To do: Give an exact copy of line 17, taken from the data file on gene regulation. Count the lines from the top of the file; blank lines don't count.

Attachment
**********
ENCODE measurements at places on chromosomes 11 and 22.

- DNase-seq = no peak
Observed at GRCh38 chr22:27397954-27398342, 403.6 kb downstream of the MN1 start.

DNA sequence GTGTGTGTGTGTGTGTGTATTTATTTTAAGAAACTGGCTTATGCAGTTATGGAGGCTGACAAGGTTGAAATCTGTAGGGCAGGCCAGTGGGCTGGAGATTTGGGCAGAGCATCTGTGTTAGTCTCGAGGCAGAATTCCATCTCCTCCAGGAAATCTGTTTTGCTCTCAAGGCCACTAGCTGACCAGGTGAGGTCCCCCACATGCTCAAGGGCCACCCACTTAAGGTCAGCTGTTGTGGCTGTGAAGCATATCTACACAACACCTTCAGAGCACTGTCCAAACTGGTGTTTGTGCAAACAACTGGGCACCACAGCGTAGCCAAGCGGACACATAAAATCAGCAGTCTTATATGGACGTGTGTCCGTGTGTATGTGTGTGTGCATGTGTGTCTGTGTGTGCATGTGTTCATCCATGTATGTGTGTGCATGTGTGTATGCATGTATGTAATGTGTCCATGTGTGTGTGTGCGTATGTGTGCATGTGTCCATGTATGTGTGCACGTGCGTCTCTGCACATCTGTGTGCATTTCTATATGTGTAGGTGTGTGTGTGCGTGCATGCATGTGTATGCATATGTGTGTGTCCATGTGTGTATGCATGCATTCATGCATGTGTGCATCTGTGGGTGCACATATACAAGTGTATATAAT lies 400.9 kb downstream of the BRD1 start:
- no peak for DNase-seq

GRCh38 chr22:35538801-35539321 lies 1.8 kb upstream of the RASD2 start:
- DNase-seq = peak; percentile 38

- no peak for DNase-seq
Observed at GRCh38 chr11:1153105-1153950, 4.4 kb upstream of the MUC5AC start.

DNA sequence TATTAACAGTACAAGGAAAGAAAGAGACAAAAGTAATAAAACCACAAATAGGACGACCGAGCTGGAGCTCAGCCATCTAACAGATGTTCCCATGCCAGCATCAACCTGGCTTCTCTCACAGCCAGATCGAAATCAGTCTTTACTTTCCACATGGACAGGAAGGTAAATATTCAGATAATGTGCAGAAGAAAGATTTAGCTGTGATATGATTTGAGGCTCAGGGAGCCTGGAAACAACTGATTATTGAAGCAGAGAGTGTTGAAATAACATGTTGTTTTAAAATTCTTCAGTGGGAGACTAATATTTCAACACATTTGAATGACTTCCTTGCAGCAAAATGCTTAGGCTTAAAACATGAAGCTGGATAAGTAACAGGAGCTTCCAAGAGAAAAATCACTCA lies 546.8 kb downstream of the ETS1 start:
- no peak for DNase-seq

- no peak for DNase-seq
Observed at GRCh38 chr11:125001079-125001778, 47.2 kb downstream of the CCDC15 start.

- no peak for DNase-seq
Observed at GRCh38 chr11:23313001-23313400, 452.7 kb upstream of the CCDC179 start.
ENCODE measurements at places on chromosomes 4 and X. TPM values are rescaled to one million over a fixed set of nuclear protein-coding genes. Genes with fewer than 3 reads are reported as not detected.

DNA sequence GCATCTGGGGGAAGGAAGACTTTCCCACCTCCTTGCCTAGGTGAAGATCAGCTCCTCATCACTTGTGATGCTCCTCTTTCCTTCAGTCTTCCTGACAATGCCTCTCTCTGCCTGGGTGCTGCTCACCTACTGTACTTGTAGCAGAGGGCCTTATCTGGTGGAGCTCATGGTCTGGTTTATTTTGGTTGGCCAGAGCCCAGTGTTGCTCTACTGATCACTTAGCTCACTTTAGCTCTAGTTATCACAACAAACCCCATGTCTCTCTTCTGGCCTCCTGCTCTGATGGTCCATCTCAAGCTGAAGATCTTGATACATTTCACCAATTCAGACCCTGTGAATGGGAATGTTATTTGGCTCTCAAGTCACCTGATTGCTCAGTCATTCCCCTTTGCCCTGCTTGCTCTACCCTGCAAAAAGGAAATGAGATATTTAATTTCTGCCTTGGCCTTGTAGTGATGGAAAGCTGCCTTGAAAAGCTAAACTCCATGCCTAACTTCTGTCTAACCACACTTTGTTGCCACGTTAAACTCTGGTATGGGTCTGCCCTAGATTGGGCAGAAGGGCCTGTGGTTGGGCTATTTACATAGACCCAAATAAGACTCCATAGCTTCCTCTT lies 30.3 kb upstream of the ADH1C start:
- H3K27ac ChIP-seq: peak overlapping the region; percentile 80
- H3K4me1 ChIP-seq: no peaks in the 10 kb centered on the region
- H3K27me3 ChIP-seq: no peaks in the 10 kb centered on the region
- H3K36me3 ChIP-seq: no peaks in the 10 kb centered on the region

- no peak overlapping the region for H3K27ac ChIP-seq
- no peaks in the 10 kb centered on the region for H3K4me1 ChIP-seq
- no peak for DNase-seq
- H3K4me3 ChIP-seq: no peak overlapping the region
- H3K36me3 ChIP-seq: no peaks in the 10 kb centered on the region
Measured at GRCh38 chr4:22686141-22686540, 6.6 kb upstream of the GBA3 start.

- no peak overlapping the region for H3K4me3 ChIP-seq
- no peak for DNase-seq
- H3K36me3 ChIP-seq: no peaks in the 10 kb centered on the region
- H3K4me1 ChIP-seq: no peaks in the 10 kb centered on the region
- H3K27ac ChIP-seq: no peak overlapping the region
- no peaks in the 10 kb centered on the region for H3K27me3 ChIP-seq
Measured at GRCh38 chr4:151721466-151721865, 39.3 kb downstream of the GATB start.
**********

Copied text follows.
DNA sequence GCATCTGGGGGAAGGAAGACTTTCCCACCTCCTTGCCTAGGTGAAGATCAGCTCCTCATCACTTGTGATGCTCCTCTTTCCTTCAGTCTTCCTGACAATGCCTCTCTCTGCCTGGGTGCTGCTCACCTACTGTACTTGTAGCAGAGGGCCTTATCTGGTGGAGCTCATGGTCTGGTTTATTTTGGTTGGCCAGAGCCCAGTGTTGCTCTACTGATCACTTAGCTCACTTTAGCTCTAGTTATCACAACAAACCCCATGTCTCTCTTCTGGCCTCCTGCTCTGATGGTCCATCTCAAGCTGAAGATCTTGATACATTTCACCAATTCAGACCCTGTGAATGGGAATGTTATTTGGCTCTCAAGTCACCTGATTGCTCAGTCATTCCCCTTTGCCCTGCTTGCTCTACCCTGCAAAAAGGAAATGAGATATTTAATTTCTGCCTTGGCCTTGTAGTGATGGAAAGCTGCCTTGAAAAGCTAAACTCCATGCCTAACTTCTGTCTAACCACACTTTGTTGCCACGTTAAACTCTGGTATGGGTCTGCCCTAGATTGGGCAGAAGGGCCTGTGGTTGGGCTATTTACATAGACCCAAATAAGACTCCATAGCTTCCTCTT lies 30.3 kb upstream of the ADH1C start: